The political environment has changed, which I think will result in a more balanced proposal. There are some who think that EPA should be allowed to "manage" whatever it wants whenever it wants. Giving EPA carte blanche authority is not the answer. Appropriate chemicals management should be based on the hazards of chemicals AND the potential to which people or the environment could be exposed to those chemicals. Chemicals management is a complex subject and creating policy in this area should be afforded an appropriate amount of time to create something that will work and not drive more manufacturing jobs overseas. Chemicals management must also protect American intellectual property. If a multi-stakeholder approach were used to develop a rational framework for chemicals management, it would maximize the chances for successful TSCA reform. Both political parties should strive to balance the need for pertinent chemical information and appropriate management of chemicals with the need for innovation, a strong manufacturing base and good-paying jobs.
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Active Panelist Gail Shibley
1/5/11 09:11 AM
[jump to parent] in reply to James C.
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reform q
james, where do you think the burden of proof should lie -- with the epa (or other govt. agency) to act, or with the party wanting to introduce/use a chemical or mixture?
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James Cooper
1/5/11 09:35 AM
[jump to parent] in reply to Gail S.
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Burden of Proof
Realistically, Gail, I think that industry will never have the authority to declare a chemical as safe. While industry has and will continue to provide safety-related information, people will continue to look to the government and liability laws to ensure chemical safety. The question becomes: What is sufficient information for EPA to decide whether or not a chemical is safe? If EPA focuses on the uses of chemicals, rather than just on the chemicals themselves, it would increase its effectiveness in managing the safety of those substances. EPA already uses a measurement called the Margin of Safety (aka Margin of Exposure) to make those decisions. I would not expect that to change much, even with TSCA modernization.
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Active Panelist Lin Kaatz Chary
1/5/11 09:55 AM
[jump to parent] in reply to James C.
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Burden of proof
Attempting to define whether or not a chemical is "safe" will, I think, lead us further into the bog, because at this point, any definition is highly value-laden. But placing the burden of proof on the designers, manufacturers and users of chemicals is a different question. Right now the onus is on the public to prove that there is harm. The question I have for James is whether you think that's appropriate or not? I think that a world without risk is as unrealistic as you do - but that's long way from saying we can't improve upon our current situation. In this process we have been trying to articulate recommendations for processes and approaches that will better protect the public from chemicals which are known to be inherently harmful, and to reorient our thinking in terms of the design, production, and use of new chemicals and processes so that our objective is the minimization, if not the elimination, of hazard wherever possible. We will always have to devote time, energy and resources to addressing risk and exposure, but the question is, whose job should that be? And can't we do a better job than we have been? Although we have focused on TSCA, it is our constellation of fragmented and risk-based regulatory instruments that needs to be changed. Shifting responsibility is one step; having a system driven by hazard reduction rather than risk reduction is the key.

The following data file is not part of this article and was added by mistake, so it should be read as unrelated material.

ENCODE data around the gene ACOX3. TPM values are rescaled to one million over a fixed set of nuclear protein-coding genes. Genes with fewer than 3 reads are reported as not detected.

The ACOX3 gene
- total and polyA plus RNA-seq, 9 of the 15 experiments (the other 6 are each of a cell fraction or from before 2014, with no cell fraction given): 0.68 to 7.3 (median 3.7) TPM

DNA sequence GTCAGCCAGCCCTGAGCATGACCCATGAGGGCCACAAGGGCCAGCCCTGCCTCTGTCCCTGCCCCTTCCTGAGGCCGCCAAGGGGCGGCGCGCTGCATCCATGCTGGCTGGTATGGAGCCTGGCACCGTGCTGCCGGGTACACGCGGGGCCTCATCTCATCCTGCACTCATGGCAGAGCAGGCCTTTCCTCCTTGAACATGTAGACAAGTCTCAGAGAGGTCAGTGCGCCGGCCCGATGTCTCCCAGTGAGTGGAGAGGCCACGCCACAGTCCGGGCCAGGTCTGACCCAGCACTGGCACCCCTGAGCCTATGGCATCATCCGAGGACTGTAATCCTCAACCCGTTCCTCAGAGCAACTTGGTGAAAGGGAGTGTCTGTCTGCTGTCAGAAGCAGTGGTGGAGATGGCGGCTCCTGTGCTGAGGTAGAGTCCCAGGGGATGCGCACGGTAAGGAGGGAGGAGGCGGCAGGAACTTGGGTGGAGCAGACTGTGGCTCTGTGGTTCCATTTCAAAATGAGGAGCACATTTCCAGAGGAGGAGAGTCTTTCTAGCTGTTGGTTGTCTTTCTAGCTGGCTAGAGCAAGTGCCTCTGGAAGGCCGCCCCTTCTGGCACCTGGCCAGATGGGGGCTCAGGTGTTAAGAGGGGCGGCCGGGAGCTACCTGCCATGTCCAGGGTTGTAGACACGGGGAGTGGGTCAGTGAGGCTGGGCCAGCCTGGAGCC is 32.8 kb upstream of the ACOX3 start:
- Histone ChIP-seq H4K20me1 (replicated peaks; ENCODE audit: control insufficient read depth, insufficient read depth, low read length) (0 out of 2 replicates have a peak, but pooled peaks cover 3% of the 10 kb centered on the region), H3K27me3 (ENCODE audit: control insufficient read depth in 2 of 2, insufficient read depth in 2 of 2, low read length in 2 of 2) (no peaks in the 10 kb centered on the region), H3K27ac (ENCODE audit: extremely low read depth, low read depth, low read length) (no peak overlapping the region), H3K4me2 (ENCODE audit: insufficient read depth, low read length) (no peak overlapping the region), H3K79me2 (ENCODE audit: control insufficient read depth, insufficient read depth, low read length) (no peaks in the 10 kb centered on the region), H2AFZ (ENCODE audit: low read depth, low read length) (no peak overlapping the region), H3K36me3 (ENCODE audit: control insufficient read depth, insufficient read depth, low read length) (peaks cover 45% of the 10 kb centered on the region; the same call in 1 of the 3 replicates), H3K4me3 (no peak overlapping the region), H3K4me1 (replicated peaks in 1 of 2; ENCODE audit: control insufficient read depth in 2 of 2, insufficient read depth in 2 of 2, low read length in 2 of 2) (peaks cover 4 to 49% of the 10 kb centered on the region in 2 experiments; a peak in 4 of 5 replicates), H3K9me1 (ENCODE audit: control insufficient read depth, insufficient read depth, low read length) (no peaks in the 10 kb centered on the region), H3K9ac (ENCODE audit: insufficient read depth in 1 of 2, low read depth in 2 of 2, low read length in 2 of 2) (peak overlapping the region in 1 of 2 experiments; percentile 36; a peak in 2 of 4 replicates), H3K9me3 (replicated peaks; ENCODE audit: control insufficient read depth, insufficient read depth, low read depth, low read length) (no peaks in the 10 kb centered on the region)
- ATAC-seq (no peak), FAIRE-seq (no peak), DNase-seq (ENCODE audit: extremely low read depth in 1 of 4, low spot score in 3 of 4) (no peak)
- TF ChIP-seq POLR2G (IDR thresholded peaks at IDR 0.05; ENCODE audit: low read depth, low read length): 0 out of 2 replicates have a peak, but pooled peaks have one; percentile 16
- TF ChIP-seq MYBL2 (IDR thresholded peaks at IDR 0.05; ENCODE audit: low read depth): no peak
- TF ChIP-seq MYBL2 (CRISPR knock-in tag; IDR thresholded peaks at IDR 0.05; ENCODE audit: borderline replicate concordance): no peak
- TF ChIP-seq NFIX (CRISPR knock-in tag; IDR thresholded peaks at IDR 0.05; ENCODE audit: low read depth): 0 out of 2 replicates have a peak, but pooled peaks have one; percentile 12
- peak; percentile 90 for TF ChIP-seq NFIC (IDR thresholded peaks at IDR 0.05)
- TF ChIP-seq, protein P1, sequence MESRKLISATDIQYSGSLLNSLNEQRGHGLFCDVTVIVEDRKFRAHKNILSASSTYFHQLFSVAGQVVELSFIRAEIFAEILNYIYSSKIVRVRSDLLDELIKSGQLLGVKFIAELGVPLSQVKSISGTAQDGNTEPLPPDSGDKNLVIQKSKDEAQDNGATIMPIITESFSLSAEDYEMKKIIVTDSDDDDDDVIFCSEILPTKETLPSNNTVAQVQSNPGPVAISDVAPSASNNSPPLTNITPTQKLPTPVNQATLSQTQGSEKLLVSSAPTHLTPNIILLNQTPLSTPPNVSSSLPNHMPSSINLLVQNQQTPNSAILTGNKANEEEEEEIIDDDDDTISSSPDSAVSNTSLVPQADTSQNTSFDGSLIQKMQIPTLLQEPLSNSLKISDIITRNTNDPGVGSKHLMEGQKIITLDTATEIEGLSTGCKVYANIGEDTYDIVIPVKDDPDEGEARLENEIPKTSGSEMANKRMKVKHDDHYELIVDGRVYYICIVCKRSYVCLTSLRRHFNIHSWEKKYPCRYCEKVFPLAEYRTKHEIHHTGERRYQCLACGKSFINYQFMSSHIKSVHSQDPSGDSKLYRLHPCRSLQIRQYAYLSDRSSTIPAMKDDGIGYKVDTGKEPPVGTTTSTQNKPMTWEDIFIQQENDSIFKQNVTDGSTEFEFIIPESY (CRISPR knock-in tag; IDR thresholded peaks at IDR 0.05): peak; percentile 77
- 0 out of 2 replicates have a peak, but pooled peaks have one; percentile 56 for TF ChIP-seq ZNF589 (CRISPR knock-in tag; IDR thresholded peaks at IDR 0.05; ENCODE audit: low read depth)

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James Cooper
1/5/11 01:22 PM
[jump to parent] in reply to Lin K.
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Burden of Proof
I guess I'm not sure how "burden of proof" is defined in the conversation. Under REACH, registration submitters provide information and governments evaluate that information and make a decision on whether or not the chemical can be used safely. People seem to be saying that REACH shifts the burden of proof to industry; however, the main difference between REACH and how we approach chemicals management in the US is the amount of information submitted to the government for evaluation. Both governments still use traditional risk assessment approaches to evaluate the information and similar criteria for decision-making.